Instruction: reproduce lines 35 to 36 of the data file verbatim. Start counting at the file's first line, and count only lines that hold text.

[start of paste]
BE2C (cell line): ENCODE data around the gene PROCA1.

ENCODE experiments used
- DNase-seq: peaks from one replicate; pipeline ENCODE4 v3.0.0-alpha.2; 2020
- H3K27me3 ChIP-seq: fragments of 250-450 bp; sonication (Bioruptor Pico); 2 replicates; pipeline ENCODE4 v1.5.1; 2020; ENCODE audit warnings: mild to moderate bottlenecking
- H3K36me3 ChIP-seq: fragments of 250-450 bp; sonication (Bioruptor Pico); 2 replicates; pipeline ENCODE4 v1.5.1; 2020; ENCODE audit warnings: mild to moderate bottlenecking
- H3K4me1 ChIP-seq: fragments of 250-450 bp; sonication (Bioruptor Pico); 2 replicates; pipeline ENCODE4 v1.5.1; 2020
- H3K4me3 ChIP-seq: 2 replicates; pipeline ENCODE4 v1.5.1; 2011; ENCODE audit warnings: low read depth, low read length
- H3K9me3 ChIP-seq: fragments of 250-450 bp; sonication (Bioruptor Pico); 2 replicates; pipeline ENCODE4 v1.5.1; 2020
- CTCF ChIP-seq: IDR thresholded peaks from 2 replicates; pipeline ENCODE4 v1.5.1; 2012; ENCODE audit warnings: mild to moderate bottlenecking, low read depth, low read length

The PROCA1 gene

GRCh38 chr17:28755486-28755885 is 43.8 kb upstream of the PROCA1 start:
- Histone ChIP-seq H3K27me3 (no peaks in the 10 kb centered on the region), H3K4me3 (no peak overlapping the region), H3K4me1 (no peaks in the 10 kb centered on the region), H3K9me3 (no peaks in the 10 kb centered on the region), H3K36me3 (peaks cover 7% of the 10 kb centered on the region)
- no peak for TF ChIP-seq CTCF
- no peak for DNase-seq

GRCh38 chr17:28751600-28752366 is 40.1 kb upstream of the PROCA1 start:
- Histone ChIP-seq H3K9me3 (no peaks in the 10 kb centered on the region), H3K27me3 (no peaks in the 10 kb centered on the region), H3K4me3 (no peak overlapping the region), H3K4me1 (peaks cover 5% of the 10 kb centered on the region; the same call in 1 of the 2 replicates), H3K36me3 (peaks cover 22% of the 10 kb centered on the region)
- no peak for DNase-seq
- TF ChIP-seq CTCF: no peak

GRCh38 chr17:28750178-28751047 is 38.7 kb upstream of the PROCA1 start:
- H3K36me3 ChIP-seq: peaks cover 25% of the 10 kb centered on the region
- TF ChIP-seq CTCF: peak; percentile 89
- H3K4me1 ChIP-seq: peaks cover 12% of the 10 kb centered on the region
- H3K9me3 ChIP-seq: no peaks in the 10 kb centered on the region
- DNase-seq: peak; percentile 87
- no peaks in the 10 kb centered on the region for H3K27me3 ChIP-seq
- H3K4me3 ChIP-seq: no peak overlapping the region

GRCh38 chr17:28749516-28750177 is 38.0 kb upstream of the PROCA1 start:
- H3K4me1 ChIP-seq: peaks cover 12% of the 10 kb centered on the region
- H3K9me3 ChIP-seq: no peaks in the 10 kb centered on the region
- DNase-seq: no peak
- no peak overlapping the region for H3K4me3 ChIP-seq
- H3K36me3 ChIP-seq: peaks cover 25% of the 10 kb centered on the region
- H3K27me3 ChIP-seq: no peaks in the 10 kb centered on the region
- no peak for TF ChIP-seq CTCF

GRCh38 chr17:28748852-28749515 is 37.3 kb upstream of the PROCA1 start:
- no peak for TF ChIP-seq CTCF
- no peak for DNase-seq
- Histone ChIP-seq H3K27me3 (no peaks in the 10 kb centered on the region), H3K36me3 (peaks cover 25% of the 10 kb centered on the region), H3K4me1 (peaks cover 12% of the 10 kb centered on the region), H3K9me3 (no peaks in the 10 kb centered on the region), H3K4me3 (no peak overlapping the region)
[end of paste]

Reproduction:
GRCh38 chr17:28748852-28749515 is 37.3 kb upstream of the PROCA1 start:
- no peak for TF ChIP-seq CTCF